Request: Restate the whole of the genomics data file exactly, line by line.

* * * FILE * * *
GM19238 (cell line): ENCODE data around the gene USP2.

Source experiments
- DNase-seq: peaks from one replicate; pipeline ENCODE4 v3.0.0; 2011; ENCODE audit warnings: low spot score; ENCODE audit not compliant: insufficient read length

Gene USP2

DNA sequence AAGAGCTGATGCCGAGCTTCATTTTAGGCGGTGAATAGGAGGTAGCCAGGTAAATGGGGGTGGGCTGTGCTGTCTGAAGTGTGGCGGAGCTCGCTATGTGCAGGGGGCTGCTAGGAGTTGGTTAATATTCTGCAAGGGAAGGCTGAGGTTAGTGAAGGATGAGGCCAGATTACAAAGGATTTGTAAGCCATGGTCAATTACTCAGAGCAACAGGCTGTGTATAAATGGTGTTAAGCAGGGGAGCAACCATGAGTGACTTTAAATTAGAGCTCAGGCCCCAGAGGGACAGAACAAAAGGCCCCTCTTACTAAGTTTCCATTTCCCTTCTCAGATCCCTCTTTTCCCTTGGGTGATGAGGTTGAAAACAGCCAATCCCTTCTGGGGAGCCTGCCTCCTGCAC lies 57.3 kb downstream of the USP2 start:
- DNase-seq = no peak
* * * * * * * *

GM19238 (cell line): ENCODE data around the gene USP2.

Source experiments
- DNase-seq: peaks from one replicate; pipeline ENCODE4 v3.0.0; 2011; ENCODE audit warnings: low spot score; ENCODE audit not compliant: insufficient read length

Gene USP2

DNA sequence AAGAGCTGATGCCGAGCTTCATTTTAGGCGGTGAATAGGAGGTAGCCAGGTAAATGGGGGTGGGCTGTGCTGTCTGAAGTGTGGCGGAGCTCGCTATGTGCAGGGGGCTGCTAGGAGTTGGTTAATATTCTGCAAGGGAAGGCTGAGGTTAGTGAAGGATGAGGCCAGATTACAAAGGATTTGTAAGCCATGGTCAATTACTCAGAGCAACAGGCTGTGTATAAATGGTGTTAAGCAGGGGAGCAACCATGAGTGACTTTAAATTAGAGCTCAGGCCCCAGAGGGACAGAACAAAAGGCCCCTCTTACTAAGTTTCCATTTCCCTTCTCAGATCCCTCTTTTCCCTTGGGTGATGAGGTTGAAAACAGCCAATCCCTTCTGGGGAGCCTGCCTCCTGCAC lies 57.3 kb downstream of the USP2 start:
- DNase-seq = no peak